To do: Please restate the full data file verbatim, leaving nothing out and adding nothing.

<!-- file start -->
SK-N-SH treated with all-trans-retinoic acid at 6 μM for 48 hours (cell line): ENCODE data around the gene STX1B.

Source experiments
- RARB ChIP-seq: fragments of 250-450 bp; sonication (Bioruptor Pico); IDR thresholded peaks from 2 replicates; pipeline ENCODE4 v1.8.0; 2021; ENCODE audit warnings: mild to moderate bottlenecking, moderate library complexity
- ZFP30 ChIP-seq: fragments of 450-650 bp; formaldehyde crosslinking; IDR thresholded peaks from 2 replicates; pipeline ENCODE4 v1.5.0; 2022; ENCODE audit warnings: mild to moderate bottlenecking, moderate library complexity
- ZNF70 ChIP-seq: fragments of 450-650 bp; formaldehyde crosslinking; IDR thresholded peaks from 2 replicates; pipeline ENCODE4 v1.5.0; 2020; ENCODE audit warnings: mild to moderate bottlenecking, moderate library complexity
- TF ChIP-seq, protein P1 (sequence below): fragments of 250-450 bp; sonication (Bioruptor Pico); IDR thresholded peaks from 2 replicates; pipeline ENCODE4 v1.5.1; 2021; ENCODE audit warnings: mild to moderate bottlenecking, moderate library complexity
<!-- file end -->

SK-N-SH treated with all-trans-retinoic acid at 6 μM for 48 hours (cell line): ENCODE data around the gene STX1B.

Source experiments
- RARB ChIP-seq: fragments of 250-450 bp; sonication (Bioruptor Pico); IDR thresholded peaks from 2 replicates; pipeline ENCODE4 v1.8.0; 2021; ENCODE audit warnings: mild to moderate bottlenecking, moderate library complexity
- ZFP30 ChIP-seq: fragments of 450-650 bp; formaldehyde crosslinking; IDR thresholded peaks from 2 replicates; pipeline ENCODE4 v1.5.0; 2022; ENCODE audit warnings: mild to moderate bottlenecking, moderate library complexity
- ZNF70 ChIP-seq: fragments of 450-650 bp; formaldehyde crosslinking; IDR thresholded peaks from 2 replicates; pipeline ENCODE4 v1.5.0; 2020; ENCODE audit warnings: mild to moderate bottlenecking, moderate library complexity
- TF ChIP-seq, protein P1 (sequence below): fragments of 250-450 bp; sonication (Bioruptor Pico); IDR thresholded peaks from 2 replicates; pipeline ENCODE4 v1.5.1; 2021; ENCODE audit warnings: mild to moderate bottlenecking, moderate library complexity